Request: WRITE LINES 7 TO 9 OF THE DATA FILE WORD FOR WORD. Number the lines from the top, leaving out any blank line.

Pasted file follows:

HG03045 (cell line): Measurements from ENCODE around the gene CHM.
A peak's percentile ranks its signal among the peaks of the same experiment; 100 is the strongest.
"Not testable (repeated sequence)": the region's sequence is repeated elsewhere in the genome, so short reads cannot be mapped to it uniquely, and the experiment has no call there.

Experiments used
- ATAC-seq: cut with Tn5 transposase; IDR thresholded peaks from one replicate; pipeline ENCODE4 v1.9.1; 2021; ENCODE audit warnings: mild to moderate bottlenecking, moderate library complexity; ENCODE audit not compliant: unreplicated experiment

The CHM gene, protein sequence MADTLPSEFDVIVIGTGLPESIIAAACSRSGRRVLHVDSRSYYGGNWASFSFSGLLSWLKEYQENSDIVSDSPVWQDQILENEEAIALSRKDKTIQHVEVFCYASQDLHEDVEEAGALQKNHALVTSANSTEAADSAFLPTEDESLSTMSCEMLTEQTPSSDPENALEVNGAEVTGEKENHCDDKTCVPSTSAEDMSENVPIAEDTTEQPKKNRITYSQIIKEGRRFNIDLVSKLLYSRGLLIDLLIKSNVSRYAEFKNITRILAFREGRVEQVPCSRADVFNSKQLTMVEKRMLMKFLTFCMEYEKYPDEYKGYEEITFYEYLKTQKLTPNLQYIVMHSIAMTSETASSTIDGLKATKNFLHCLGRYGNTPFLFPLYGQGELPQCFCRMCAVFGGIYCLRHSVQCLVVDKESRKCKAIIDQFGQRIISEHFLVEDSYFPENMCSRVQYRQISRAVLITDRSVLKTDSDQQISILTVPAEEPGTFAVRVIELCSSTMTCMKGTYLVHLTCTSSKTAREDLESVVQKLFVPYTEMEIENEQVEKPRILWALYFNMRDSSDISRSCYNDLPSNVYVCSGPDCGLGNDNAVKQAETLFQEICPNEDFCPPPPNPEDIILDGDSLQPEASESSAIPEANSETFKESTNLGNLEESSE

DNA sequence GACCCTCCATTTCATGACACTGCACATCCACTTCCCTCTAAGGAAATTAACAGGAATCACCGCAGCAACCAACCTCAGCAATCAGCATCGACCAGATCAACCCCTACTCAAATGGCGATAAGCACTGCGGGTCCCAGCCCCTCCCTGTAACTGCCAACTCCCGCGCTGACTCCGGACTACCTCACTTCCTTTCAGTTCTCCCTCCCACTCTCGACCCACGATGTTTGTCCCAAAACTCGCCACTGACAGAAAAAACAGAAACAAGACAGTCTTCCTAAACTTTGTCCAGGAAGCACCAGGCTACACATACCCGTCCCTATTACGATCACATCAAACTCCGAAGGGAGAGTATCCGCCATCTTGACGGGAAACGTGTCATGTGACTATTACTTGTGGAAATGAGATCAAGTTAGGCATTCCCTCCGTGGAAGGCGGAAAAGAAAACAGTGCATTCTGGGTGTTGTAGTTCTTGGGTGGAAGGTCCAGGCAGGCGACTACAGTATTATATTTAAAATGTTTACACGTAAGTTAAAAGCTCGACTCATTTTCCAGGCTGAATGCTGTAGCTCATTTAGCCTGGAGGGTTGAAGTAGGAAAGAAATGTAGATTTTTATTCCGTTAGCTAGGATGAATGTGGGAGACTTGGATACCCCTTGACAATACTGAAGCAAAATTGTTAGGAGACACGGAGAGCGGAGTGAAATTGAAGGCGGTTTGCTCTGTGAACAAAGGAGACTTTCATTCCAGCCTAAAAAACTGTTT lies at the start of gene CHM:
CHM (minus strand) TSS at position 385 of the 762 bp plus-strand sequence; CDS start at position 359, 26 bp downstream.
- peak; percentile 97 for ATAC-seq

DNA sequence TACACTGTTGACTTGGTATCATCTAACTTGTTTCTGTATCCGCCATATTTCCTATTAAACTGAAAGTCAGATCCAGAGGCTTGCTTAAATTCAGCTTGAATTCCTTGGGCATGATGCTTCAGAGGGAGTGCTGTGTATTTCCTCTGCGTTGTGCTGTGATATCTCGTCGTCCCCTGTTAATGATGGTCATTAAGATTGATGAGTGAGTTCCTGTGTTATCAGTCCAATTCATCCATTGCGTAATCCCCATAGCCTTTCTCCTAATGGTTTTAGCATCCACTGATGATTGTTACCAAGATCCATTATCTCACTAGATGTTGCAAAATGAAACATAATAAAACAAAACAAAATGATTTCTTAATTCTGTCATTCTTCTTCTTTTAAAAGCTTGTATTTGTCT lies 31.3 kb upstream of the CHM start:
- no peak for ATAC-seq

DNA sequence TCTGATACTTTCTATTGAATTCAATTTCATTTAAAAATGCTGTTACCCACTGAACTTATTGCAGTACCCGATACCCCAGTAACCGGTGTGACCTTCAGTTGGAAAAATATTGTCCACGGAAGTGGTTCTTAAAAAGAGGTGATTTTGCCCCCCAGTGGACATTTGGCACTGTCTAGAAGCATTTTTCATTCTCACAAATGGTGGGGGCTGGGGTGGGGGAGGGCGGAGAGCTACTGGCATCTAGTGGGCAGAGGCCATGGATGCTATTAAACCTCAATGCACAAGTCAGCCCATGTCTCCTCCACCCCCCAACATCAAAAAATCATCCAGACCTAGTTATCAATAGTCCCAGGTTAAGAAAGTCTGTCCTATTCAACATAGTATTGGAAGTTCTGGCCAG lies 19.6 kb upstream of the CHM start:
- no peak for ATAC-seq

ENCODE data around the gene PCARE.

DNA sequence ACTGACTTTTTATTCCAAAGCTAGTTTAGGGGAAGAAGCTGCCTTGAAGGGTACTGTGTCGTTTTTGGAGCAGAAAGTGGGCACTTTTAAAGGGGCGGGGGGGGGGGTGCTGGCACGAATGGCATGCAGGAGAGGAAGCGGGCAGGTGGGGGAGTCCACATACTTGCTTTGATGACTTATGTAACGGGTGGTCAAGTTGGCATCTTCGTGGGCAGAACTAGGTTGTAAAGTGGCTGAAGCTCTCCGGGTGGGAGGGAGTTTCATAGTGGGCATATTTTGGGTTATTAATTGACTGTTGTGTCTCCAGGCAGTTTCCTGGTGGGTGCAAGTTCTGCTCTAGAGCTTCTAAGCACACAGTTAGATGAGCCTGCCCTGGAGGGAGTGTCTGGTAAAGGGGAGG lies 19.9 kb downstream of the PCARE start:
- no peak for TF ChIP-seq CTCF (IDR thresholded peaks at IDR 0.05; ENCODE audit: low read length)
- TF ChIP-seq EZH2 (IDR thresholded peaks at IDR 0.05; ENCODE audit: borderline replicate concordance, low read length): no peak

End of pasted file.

DNA sequence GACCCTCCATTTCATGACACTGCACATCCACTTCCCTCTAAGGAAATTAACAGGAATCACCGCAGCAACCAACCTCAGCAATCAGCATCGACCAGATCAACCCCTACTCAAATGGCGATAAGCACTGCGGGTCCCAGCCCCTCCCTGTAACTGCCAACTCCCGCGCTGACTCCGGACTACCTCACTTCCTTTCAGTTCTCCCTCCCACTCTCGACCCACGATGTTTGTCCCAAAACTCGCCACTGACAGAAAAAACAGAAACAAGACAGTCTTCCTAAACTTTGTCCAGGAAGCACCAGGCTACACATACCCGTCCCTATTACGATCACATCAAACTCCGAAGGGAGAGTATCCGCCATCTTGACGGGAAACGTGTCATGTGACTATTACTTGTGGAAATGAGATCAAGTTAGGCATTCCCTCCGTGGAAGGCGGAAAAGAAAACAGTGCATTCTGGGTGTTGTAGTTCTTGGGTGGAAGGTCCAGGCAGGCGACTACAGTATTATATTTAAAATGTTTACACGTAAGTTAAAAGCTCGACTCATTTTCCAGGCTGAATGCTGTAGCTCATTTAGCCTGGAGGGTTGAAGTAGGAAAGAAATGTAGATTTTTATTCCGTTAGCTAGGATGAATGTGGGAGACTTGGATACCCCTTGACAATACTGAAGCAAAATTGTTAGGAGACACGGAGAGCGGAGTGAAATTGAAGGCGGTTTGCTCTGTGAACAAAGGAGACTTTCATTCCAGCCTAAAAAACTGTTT lies at the start of gene CHM:
CHM (minus strand) TSS at position 385 of the 762 bp plus-strand sequence; CDS start at position 359, 26 bp downstream.
- peak; percentile 97 for ATAC-seq